• 1 Squad Leader (M1 Rifle)

  • 1 Assistant Squad Leader (M1 Rifle and M7 Grenade Launcher)

  • 1 Automatic Rifleman (M1918A2 BAR)

  • 1 Assistant Automatic Rifleman (M1 Rifle)

  • 1 Ammo Bearer (M1 Rifle)

  • 2 Rifle Grenadiers (M1 Rifle and M7 Grenade Launcher)

  • 5 Riflemen (M1 Rifle)

You could generally expect a squad ammo load of:

  • 1,496 rounds of rifle ammunition (assuming 1 cartridge belt, 1 bandolier and 1 clip in the gun for riflemen)

  • 700 rounds of automatic rifle ammunition

  • 15 rifle grenades (variable)

  • 24 fragmentation grenades (variable)

Meanwhile, the U.S. Marine Corps Rifle Squad in 1945 consisted of:

  • 1 Squad Leader (M1 Carbine)

  • 3 Fire Team Leaders (M1 Rifle)

  • 3 Automatic Riflemen (M1918A2 BAR)

  • 3 Assistant Automatic Riflemen (M1 Rifle)

  • 3 Riflemen (M1 Rifle)

You generally expect a squad ammo load of:

  • 1,224 rounds of rifle ammunition (assuming 1 cartridge belt, 1 bandolier and 1 clip in the gun for riflemen)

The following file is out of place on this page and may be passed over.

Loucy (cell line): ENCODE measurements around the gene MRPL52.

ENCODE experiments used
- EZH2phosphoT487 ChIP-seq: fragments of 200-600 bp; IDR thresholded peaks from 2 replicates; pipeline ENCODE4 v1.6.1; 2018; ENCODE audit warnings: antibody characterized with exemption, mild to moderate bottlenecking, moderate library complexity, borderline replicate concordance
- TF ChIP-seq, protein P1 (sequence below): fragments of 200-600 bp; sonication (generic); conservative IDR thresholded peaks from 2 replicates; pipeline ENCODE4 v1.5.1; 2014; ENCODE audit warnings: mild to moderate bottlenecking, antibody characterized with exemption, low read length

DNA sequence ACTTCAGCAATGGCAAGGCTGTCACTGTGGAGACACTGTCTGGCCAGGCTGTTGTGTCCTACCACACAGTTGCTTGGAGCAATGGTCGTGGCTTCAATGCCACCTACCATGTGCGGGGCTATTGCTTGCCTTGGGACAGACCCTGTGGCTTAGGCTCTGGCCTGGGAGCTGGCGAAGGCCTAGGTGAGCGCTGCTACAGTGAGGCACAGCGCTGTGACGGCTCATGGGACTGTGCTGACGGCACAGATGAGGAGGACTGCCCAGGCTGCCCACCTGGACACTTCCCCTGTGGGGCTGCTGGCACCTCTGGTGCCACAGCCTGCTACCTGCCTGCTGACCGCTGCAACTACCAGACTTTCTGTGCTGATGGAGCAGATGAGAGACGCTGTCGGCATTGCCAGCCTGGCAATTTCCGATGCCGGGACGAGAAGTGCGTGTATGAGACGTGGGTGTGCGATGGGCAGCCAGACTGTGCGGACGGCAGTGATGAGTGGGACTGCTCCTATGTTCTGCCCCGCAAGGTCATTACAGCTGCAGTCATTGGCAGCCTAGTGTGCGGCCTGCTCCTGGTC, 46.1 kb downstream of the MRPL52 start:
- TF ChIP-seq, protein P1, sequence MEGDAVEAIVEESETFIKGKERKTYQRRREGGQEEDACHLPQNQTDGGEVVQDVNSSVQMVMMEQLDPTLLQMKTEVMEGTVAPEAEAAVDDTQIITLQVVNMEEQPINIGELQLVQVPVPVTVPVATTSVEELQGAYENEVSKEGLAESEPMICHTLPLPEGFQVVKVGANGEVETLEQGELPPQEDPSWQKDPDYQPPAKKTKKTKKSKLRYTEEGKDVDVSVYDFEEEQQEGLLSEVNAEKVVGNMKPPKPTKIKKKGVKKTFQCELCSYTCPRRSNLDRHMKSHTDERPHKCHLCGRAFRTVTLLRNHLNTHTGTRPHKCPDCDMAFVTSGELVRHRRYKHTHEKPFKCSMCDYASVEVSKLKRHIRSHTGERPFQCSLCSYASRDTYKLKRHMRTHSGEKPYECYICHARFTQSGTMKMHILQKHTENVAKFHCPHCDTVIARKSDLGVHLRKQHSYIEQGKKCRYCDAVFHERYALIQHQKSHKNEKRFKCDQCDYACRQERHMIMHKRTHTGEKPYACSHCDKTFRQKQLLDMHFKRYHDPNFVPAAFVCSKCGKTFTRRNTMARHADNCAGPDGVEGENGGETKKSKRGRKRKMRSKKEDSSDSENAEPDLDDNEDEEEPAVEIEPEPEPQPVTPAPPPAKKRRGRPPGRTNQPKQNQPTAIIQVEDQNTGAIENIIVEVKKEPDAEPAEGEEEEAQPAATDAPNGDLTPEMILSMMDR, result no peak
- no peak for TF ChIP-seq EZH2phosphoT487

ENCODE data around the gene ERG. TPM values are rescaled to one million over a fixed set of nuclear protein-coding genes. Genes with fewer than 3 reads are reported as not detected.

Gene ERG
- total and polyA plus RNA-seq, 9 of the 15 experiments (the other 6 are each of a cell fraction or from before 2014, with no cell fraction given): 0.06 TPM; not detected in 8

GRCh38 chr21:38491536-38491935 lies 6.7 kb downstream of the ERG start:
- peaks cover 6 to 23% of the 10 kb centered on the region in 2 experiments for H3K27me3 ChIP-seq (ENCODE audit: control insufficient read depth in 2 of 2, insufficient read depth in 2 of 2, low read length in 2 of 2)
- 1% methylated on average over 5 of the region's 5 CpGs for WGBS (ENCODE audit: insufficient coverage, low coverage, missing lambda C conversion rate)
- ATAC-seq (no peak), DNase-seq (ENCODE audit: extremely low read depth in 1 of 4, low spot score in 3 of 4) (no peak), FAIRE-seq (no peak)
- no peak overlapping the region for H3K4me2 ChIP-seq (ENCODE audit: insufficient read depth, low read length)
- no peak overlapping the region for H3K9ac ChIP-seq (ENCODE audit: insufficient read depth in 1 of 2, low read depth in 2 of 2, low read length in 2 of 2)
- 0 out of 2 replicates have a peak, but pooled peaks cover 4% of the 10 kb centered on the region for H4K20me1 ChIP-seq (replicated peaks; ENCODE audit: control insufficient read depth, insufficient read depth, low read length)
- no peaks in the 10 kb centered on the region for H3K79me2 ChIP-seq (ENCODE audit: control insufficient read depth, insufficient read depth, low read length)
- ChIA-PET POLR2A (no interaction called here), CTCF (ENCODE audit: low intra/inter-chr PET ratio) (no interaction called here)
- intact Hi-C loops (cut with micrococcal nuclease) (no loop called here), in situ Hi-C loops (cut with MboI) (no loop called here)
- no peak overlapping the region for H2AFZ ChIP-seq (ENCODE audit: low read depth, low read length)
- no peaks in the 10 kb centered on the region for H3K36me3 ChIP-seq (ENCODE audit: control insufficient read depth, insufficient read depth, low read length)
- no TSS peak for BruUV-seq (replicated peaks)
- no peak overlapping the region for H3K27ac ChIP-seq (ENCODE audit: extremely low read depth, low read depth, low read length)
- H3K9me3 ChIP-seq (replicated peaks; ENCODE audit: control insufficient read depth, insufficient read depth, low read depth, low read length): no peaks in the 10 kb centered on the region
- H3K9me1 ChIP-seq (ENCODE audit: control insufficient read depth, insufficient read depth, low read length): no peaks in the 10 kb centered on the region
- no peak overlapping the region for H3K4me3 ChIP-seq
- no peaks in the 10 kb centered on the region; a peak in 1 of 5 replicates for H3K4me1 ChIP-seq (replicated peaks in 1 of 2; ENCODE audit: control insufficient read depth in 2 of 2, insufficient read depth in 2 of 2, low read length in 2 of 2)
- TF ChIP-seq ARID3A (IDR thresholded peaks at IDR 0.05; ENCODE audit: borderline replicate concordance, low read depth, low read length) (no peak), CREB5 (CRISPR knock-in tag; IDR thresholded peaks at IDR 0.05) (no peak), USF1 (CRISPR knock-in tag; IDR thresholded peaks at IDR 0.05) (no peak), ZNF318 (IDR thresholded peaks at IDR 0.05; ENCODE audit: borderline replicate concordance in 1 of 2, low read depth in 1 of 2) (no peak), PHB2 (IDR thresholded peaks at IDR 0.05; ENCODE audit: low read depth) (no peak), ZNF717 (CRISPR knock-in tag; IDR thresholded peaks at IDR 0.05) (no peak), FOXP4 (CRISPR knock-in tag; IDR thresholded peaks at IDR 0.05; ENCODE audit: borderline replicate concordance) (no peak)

• 1,260 rounds of automatic rifle ammunition

  • 75 rounds of carbine ammunition

  • 26 fragmentation grenades (variable)

  • A variable amount of rifle grenades (all men were authorized rifle grenades besides the BAR gunners, but not all carried them in practice)

U.S. Army Paratroopers

The U.S. Army Paratroopers ostensibly carried more-or-less the same basic ammo load in combat as regular infantry. However, they jumped into combat with more gear in general and carried much more ammunition for their automatic weapons and heavy supporting weapons. These are figures that would have likely been jumped with on D-Day.

The biggest difference between the regular infantry and paratroopers was that the paratroopers served 1 M1919A4 belt-fed medium machine gun (later M1919A6) at the squad level rather than the BAR (the BAR would be also added to the squad organization in early 1945 that would replace one rifleman).